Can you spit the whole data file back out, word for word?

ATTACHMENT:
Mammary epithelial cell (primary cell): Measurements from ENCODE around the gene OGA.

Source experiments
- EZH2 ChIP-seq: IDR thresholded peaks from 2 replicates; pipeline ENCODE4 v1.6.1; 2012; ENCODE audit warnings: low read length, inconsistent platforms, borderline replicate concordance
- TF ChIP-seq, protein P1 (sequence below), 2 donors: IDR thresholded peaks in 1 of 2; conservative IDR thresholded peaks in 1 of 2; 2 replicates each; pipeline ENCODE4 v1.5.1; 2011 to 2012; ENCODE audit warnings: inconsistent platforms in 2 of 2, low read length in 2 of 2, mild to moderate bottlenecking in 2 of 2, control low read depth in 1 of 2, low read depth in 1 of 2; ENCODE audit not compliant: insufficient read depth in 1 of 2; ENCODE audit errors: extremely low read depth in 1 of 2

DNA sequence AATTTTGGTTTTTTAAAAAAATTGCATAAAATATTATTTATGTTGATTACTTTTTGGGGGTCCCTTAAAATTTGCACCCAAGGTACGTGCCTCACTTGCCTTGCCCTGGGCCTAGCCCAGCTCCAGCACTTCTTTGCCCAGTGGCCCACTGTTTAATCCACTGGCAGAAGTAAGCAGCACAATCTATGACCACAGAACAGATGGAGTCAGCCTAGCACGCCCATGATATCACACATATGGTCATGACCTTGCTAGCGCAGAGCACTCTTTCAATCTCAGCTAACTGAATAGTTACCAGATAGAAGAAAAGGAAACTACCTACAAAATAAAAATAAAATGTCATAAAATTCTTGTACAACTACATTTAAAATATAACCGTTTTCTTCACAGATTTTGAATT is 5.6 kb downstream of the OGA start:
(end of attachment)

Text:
Mammary epithelial cell (primary cell): Measurements from ENCODE around the gene OGA.

Source experiments
- EZH2 ChIP-seq: IDR thresholded peaks from 2 replicates; pipeline ENCODE4 v1.6.1; 2012; ENCODE audit warnings: low read length, inconsistent platforms, borderline replicate concordance
- TF ChIP-seq, protein P1 (sequence below), 2 donors: IDR thresholded peaks in 1 of 2; conservative IDR thresholded peaks in 1 of 2; 2 replicates each; pipeline ENCODE4 v1.5.1; 2011 to 2012; ENCODE audit warnings: inconsistent platforms in 2 of 2, low read length in 2 of 2, mild to moderate bottlenecking in 2 of 2, control low read depth in 1 of 2, low read depth in 1 of 2; ENCODE audit not compliant: insufficient read depth in 1 of 2; ENCODE audit errors: extremely low read depth in 1 of 2

DNA sequence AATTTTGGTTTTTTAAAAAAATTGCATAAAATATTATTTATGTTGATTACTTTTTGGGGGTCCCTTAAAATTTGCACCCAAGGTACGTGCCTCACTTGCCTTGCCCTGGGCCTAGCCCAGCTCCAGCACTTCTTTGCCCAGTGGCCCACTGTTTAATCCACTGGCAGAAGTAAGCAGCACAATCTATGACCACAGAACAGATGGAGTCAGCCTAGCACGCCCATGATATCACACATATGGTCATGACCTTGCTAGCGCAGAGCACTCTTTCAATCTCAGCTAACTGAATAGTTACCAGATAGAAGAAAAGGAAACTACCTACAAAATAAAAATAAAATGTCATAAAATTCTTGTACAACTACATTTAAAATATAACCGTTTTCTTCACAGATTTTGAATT is 5.6 kb downstream of the OGA start: